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Ritual vs. Habit

I've been reading an entertaining book to my grandchildren recently: Shark vs. Train, by Chris Barton and Tom Lichtenheld. I've also been noodling about the plethora of articles I've read lately about developing healthy habits during the current pandemic, and a few questions suddenly leapt to mind. Is there a difference between habit and ritual? Does it really matter? Can ritual address the growing presence of burnout and loneliness in the legal profession?

First, is there a difference, and if so, what is it? Well, to my mind, there is an important difference. Simply put, habit is personal and ritual is communal. Sure, a collective of like-minded individuals who dedicate themselves to the same idea or practice, can give rise to a shared value that becomes more broadly observed-- that'd be an example of bottom-up behavior, where individual habits coalesce to effectuate a larger group change.

On the other hand, there is top-down behavior change, which begins with a group of institutional leaders and is then communicated to the individual women and men who make up the institution. That'd be an example of what I regard as ritual, where the many are led by the few. Both the bottom-up approach and the top-down approach have their plusses and minuses-- that is best analyzed and understood by qualified academics and behavior scientists.

Like Emma Sappala, Co-Director of the Yale College Emotional Intelligence Project, Science Director of Stanford University's Center for Compassion and Altruism, and author of the book, The Happiness Track. She and Marissa King (professor of organizational behavior at the Yale School of Management) recently published an article in the Harvard Business Review entitled, "Burnout at Work Isn't Just About Exhaustion. It's Also About Loneliness".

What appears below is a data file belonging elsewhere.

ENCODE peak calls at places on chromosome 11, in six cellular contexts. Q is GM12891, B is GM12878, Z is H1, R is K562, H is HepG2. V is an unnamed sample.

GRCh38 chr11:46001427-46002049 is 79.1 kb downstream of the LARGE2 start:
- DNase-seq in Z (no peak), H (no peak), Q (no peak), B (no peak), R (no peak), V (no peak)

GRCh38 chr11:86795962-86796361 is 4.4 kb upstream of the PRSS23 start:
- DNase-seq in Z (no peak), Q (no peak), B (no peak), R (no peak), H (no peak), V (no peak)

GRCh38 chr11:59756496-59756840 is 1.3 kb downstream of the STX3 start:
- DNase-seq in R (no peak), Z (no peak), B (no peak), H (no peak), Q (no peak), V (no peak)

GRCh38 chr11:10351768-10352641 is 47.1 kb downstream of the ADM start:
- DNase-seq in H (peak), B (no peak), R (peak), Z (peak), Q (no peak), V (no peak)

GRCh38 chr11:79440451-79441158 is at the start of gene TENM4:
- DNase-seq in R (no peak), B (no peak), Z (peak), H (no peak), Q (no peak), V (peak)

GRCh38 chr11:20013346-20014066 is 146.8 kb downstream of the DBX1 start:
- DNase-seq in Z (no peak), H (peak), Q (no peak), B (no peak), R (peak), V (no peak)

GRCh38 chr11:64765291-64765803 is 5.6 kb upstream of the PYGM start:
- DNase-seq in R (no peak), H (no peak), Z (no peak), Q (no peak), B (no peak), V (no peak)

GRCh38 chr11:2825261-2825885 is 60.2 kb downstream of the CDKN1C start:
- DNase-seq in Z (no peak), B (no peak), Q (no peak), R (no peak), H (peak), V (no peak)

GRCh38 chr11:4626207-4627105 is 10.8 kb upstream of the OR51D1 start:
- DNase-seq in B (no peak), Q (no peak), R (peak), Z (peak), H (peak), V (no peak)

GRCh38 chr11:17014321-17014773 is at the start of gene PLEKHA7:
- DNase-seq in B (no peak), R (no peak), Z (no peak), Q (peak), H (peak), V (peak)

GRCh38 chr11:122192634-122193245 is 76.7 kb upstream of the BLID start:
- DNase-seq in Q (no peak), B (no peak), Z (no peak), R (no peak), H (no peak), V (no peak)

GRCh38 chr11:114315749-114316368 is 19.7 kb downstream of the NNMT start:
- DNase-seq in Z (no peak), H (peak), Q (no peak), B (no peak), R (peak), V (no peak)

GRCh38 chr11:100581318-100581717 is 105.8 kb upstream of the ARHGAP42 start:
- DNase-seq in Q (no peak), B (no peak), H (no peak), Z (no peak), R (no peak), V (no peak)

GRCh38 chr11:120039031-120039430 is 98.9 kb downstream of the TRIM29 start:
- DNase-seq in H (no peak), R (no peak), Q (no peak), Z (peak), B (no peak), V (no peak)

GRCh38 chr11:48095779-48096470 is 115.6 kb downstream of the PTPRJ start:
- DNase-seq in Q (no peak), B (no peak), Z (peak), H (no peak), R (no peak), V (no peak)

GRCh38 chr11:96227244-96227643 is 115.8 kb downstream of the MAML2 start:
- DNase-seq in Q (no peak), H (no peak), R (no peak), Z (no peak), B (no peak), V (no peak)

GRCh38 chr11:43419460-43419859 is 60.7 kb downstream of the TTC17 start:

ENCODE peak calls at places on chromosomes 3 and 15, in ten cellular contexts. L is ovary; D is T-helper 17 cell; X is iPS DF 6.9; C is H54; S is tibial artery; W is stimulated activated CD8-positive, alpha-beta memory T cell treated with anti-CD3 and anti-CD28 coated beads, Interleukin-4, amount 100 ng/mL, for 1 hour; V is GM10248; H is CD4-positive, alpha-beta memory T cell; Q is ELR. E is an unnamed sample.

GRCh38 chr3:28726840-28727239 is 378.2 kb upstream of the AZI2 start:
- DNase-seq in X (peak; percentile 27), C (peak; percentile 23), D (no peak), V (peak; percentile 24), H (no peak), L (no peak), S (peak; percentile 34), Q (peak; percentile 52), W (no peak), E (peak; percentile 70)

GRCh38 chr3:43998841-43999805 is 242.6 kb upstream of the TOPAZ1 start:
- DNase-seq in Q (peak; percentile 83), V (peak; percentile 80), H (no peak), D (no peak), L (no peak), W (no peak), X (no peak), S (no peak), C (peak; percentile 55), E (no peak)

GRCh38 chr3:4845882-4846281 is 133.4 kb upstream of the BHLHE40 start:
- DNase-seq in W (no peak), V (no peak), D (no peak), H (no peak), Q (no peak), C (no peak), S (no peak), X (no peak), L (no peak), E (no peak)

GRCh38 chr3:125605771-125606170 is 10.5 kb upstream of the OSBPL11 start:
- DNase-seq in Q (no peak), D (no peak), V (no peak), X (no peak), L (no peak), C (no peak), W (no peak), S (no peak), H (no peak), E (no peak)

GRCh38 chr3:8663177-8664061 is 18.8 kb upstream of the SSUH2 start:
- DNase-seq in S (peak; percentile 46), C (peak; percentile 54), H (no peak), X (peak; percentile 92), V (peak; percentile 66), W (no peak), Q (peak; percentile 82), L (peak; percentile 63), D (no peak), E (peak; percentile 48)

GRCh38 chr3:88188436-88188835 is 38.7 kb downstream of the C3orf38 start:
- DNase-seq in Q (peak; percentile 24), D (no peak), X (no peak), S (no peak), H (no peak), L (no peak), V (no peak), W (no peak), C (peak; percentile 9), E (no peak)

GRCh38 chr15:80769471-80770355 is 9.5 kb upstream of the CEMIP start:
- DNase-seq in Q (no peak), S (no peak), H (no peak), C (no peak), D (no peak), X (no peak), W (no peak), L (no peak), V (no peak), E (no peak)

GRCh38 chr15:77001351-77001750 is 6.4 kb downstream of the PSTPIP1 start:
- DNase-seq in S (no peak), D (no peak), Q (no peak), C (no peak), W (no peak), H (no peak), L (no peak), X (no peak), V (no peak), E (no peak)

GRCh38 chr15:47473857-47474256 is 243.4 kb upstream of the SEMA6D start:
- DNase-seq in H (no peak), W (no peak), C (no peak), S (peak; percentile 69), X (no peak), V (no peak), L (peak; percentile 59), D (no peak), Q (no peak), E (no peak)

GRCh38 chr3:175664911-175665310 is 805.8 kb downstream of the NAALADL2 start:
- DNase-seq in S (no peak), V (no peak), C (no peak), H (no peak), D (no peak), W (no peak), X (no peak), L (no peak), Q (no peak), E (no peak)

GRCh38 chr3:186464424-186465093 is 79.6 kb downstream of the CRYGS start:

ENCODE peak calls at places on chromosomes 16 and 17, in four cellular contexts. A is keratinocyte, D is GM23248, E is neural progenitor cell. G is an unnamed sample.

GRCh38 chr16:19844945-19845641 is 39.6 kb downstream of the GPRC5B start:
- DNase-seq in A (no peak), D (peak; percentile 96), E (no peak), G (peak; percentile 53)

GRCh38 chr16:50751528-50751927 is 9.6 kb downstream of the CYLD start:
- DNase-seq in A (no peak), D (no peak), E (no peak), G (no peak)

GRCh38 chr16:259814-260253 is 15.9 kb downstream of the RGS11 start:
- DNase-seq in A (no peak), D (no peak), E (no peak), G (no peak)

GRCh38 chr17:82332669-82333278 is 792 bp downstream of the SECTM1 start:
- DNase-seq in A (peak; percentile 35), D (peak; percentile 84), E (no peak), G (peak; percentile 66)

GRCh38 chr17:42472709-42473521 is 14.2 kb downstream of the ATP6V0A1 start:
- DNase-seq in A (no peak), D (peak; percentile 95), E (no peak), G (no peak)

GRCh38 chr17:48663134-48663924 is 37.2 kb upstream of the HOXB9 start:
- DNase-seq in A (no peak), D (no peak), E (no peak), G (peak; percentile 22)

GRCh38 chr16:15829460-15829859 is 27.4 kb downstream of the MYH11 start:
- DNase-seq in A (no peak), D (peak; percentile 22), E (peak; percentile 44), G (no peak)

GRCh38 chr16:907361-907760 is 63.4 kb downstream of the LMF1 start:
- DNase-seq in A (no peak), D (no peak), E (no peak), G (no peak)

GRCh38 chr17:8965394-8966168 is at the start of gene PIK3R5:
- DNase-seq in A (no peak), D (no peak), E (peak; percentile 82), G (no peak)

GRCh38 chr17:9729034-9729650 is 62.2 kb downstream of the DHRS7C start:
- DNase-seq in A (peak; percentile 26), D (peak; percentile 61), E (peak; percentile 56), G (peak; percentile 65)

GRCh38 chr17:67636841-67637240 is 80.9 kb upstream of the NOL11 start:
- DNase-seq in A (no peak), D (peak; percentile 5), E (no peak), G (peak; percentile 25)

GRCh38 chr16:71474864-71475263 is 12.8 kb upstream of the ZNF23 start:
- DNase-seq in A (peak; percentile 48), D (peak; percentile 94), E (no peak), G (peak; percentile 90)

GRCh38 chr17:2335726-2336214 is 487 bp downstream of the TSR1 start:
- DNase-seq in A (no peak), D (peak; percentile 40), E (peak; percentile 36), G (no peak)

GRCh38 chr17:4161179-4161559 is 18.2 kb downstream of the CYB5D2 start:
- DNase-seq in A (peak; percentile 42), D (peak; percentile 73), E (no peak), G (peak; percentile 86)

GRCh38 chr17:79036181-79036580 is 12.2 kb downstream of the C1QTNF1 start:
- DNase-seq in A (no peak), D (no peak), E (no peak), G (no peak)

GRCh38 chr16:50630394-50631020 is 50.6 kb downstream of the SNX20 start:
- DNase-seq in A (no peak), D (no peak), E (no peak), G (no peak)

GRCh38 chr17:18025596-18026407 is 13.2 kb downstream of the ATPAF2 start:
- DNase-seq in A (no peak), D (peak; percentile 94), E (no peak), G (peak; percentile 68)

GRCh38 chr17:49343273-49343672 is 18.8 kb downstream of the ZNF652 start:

Among the many salient and well-documented points made, one thing in particular caught my eye--the statement that, "ritual builds solidarity; increases a sense of belonging, and can help guard against burnout [and loneliness] " (emphasis added). Which leads to the second question raised above-- if there is a difference between habit and ritual, does it really matter? Sure it does-- consider the implications of the above-quoted conclusion.

So, on to the third question: Can institutionally-promoted ritual help us address the concerns of workplace burnout and loneliness throughout the business world, and particularly, in our law firms? Even lawyers (who are generally strong-minded, independent individuals), understand the concept of strength in numbers-- that's why law firms exist. And even though most social media postings tend to celebrate individual achievement rather than collective accomplishment, lawyers understand the need and usefulness of collaboration with others in the service of client needs-- that's what lies at the heart of cross-marketing.

Collective ritual (as opposed to individual habit) does make a difference. Mindfulness and meditation may not be traditional or top-of-mind to some as secular rituals that are necessary components of the broader well-being concern, but they provide important tools in the battle against workplace burnout and/or loneliness.

Re-entry to the workplace is happening. Moments that were previously familiar and not remarkable, may suddenly become jarring and downright uncomfortable. Can we simply return to old ways, or will we innovate? Will we incorporate new rituals into the old? Can we evolve, or will we revert to prior form-- prior practices?

Whatever the case, as we move forward, we should be remembered of the importance of ritual, and the ancient but ever-new practices of mindfulness and meditation!



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